The demand for recycled plastics has never been higher. But even the 1 billion pounds of PET plastic bottles and 1 billion pounds of high density polyethylene containers recycled annually in the U.S., based on 2004 data, are not enough.
It's also just a fraction of what the market could be, as another 3.6 billion pounds of PET bottles are not recycled and a lot of recycled plastic heads toward export markets in China.
``We think the unrestricted demand for PET could be 2 [billion] to 2.5 billion pounds,'' said Dave Cornell, technical director for the Association of Postconsumer Plastic Recyclers in Washington. ``The industry also could use another 500 million pounds of HDPE, if it could get it.''
``The main issue is the lack of supply,'' said Judith Dunbar, director of environmental and technical issues for the American Plastics Council in Arlington, Va. ``There is a lot of domestic competition, and the export market is competing for that tight supply as well,'' with estimates that in PET bottles alone, one-third of recycled bottles are shipped overseas. As a result, PET recyclers are operating at just 67 percent capacity and HDPE recyclers at 70 percent, she said.
``There has been a decline of between 3-4 percent in the amount of material available to recyclers since 2001,'' said Scott Saunders, director of raw material procurement and sales at KW Plastics in Troy, Ala. ``And prices have gone up 100 percent in the past 24 months. The market could grow 100-200 percent without affecting the downstream market's ability to absorb that material.
``We have customers who would like to buy more material from us, and it's not available, and we have potential new customers who want material, but the supply has been stagnant. No recycling company can grow without an increase of supply. And supply is determined by the amount of tons you can bring into your facility,'' Saunders said.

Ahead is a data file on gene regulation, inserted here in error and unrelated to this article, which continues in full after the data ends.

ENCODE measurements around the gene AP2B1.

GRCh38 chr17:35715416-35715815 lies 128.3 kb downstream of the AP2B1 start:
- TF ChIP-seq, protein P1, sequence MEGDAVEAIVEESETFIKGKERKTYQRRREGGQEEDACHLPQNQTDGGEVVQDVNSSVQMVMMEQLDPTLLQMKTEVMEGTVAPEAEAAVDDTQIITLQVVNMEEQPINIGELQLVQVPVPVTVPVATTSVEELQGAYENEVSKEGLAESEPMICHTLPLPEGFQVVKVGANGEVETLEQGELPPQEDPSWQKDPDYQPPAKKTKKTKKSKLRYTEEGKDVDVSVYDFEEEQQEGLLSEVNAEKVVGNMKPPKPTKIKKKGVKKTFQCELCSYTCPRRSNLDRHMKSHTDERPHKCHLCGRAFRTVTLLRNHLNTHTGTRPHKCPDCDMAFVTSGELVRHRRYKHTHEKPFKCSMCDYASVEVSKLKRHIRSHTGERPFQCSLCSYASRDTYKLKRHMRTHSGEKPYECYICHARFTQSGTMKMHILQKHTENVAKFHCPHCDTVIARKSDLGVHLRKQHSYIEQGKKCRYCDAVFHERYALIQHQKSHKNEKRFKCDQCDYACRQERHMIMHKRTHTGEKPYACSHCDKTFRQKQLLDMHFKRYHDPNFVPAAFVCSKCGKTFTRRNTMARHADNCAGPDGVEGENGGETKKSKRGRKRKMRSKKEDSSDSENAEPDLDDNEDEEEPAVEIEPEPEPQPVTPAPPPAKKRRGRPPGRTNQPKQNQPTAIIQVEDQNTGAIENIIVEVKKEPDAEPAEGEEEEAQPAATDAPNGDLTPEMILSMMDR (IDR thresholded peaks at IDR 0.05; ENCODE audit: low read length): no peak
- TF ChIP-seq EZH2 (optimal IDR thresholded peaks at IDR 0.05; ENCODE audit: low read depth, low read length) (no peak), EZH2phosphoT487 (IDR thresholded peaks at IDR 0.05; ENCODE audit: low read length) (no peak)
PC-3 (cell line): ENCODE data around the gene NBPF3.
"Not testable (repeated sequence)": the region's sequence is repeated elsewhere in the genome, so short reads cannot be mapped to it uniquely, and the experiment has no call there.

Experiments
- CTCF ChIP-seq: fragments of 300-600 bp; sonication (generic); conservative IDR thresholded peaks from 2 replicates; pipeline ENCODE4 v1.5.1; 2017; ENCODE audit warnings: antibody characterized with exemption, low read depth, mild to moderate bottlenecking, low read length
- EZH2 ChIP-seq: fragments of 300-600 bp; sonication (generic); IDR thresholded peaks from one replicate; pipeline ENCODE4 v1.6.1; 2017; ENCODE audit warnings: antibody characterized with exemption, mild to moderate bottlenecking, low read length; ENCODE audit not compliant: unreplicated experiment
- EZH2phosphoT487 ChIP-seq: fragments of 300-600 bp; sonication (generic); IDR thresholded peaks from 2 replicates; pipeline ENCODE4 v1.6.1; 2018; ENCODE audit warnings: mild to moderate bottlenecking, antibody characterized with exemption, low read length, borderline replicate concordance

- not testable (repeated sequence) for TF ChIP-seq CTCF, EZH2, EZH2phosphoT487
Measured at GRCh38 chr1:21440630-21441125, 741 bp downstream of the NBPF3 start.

But even if all the plastic containers exported were diverted back to the U.S., that would be just an incremental gain. And, if recycling rates rebounded to their near 40 percent level of the mid-1990s, that would help but still leave more than 60 percent of plastic containers unrecycled and disposed of in one fashion or another.
``We are holding back the growth of companies in North Carolina'' and across the U.S. ``because we throw bottles in landfills,'' said Scott Mouw, chief recycling officer for North Carolina. ``Everyone is pleased with the progress we have made, but no one is happy with where we are,'' in terms of the performance of recycling programs, the amount of materials available and the extent of diversion initiatives to date, he said.
PET bottle recycling is a good example. Recycling rates reached a peak of 37.5 percent in 1994 but then steadily declined, dropping below 20 percent, before rebounding slightly to 21.6 percent in 2004, according to the National Association for PET Container Resources in Sonoma, Calif.
In 2004, the amount of recycled plastic bottles by weight, slightly more than 1 billion pounds, was less than the amount discarded in 1994. And the amount of plastic bottles discarded in 2004, by weight, was 3.62 billion - or 3½ times the 1.07 billion pounds discarded in 1994, NAPCOR said.
The recycling decline isn't unique to plastic, as almost all recycled products have been on a similar trend. ``The recycling rates for plastic, glass and aluminum have all declined,'' said Pat Franklin, executive director of the Container Recycling Institute in Washington.